One hundred and forty one


1887 by Vincent van Gogh
The Metropolitan Museum of Art

These Sunflowers pre-date van Gogh’s infamous painting in the National Gallery, where the canvas blazes with orange throughout. These earlier sunflowers are subtler in palette and more detailed in design, concentrating on the form of the dying head, fascinated by the different components that make up one object. Each part of the flower has been tended to visually, paying attention to its natural movement; swirls of seeds cascade into a natural centre, pulled by the darker hue, as their tones range from the warmth of dark maroon-red to the teals of mustard tinged blue. The dry curling of small petals erupt in a pattern of waves, the bulk of their bodies painterly ovals drawn out by a tip that pulls them this way and that. This painterly articulation of natural movement, the spirals of seeds, the fluttering of petals, allows the sunflower a visuality that draws it for its energy. Van Gogh’s painting often achieves this expressive nature — brush patterns that articulate in movement, painterly daubs that capture a way of seeing — but used on such a detailed scale, this technique takes on a higher more concentrated intensity. The sunflower heads, both back and front, teem with the agitation of both the flower itself and the brush strokes that curl to paint them. Even the surface, in deep juxtaposing turquoise cannot keep still; seeped with texture and movement, it is dappled in swirls that curl in light and shadow around the yellowing heads.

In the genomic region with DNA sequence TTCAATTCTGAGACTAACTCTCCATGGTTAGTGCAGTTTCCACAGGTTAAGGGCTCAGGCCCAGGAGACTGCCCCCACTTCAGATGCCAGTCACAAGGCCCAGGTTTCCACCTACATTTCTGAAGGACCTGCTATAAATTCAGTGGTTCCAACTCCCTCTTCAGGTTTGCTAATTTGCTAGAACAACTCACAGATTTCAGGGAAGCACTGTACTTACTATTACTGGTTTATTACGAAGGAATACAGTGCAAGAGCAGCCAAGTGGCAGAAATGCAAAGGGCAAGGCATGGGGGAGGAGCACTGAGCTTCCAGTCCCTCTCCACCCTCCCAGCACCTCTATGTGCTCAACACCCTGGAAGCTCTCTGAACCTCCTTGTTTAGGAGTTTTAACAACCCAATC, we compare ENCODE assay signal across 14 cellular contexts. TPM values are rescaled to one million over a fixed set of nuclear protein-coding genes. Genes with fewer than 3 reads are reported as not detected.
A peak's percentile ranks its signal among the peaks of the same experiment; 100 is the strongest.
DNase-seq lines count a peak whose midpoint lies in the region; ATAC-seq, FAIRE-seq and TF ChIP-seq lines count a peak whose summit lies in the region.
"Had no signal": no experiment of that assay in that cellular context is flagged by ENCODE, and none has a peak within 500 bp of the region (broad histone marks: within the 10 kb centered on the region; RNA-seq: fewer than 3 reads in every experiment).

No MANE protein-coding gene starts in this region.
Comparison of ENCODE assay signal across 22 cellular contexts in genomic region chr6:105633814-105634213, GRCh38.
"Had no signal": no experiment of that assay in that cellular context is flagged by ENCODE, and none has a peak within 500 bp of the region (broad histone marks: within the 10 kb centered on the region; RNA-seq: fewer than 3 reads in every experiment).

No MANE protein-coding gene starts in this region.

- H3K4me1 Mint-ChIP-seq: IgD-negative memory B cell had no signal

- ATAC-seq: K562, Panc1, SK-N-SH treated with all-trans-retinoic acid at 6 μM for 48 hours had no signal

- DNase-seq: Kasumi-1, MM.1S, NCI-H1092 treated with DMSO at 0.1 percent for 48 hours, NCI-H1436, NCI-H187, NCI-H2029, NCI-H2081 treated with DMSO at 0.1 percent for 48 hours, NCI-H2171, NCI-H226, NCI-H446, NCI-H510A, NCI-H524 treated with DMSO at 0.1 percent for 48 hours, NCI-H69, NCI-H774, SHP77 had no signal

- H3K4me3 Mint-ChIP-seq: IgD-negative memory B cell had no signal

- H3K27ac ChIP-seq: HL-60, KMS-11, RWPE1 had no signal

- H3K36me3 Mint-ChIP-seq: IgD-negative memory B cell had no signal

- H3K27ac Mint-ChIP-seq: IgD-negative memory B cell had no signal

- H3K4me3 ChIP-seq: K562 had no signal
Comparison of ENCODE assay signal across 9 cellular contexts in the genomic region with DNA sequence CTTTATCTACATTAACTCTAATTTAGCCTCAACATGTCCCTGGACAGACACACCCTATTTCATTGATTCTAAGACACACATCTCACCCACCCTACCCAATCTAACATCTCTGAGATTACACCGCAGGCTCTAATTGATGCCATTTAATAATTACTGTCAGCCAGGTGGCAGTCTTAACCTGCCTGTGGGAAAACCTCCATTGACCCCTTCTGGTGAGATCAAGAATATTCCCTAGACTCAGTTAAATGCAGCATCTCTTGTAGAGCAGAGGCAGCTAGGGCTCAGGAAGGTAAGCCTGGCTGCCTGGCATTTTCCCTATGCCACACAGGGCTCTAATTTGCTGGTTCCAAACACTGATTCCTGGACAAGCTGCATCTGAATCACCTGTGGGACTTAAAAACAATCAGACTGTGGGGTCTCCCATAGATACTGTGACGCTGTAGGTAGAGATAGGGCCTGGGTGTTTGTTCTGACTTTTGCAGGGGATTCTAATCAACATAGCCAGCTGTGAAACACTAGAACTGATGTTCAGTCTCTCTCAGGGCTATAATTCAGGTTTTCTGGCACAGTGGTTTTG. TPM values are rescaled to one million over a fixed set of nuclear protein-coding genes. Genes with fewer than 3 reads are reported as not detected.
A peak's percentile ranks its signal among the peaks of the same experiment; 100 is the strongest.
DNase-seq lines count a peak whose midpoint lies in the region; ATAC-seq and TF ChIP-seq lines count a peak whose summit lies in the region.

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Filed under Nineteenth-Century

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